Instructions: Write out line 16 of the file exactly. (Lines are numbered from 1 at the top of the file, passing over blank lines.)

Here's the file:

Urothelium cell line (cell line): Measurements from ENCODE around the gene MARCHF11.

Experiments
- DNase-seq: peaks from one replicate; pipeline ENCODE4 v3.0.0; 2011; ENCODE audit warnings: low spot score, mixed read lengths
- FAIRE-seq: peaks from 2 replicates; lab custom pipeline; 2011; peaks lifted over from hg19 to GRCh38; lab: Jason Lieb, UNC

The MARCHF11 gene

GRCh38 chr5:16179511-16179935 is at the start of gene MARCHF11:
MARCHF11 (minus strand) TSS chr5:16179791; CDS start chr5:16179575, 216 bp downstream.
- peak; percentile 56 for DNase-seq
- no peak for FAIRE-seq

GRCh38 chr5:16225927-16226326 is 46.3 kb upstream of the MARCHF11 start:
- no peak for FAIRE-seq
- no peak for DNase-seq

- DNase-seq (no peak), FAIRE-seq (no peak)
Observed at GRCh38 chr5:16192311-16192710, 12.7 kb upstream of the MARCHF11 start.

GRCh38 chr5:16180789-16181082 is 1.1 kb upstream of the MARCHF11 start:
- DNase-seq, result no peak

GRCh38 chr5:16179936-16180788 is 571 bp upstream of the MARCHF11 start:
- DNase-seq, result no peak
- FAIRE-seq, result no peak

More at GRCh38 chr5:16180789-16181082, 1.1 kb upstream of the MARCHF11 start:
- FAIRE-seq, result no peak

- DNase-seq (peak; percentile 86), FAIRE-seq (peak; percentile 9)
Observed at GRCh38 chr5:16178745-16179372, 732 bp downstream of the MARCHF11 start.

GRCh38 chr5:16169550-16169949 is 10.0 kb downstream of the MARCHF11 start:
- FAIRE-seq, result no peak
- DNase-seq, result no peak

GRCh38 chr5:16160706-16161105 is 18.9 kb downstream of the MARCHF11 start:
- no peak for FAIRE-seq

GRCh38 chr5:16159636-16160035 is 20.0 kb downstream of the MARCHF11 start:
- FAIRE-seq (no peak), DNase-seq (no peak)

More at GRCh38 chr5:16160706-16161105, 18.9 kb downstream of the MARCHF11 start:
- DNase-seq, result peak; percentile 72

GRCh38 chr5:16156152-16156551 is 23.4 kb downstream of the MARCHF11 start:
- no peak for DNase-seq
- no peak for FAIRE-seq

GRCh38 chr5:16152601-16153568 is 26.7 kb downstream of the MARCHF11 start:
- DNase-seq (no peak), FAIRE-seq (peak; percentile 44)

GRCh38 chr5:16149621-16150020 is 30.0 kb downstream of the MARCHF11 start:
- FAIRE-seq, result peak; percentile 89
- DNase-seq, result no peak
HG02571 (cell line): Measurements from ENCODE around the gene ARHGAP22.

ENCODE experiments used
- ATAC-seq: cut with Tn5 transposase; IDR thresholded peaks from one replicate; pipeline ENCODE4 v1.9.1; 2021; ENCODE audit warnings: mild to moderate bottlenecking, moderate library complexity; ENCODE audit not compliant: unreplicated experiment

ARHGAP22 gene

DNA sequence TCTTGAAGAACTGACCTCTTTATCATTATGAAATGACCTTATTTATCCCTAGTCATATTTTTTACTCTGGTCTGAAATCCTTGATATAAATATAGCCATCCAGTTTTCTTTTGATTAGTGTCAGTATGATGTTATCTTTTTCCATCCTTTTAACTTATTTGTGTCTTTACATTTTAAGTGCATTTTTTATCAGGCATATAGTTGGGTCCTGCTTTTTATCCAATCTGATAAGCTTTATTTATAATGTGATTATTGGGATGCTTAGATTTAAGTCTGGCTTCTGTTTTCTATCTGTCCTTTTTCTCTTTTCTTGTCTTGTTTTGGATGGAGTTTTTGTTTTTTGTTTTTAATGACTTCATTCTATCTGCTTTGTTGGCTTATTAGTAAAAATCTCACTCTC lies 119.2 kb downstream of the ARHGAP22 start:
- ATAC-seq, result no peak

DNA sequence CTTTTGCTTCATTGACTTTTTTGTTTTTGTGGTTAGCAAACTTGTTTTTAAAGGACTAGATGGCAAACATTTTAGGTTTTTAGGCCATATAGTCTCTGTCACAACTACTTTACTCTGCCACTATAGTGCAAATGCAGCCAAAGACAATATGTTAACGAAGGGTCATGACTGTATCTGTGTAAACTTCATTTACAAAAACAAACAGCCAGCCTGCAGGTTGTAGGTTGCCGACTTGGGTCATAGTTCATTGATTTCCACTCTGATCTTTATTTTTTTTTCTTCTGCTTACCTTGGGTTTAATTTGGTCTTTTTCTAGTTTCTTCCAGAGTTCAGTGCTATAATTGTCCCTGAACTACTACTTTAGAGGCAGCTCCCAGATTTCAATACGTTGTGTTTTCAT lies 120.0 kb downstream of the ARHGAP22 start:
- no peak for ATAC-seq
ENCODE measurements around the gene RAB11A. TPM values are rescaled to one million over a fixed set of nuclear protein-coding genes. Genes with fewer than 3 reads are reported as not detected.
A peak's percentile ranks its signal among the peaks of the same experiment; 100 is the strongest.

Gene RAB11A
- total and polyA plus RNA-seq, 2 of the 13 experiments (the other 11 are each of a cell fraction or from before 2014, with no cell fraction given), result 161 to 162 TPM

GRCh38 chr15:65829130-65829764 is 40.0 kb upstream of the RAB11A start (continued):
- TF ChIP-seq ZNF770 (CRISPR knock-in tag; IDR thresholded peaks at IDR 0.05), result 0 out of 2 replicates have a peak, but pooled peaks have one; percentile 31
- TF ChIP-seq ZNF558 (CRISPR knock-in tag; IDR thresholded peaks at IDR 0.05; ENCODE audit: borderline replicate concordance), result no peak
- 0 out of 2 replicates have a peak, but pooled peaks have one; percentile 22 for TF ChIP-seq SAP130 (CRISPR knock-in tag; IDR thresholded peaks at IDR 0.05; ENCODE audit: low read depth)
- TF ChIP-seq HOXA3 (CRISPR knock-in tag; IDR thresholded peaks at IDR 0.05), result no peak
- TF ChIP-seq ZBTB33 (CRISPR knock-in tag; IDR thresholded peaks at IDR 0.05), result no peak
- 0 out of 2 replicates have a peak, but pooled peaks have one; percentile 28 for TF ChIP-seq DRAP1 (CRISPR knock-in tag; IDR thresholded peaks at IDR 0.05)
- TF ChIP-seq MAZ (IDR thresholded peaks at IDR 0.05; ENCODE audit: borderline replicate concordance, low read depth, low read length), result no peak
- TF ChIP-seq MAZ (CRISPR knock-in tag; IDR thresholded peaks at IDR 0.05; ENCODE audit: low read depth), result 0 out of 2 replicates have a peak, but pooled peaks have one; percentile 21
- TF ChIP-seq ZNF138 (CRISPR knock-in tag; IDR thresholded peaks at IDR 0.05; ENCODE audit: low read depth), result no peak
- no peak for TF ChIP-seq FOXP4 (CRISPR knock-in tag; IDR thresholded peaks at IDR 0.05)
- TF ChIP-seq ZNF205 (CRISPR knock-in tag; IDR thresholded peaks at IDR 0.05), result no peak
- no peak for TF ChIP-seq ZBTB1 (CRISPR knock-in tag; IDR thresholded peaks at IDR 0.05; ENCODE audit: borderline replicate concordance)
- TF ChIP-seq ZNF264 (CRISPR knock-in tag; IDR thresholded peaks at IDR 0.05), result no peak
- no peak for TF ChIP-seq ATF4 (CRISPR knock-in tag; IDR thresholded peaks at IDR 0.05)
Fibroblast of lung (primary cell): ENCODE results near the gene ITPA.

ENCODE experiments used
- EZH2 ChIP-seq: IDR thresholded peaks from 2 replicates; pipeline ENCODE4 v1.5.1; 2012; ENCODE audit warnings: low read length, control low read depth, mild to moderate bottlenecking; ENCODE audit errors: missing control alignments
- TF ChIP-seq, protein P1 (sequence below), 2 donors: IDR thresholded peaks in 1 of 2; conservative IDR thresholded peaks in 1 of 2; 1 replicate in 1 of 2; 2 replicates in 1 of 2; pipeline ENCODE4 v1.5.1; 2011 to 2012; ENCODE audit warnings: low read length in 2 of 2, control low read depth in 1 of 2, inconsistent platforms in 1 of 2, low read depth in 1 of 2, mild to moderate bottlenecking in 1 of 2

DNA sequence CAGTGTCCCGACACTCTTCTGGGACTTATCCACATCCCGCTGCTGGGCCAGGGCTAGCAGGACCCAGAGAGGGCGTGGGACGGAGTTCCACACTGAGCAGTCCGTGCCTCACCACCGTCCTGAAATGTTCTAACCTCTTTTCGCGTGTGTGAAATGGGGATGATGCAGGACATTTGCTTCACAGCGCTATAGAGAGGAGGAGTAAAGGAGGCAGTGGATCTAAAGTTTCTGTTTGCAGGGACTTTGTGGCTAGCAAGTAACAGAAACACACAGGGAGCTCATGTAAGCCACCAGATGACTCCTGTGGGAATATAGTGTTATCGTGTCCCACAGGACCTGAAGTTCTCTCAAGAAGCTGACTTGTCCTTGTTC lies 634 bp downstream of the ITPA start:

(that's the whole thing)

- DNase-seq, result no peak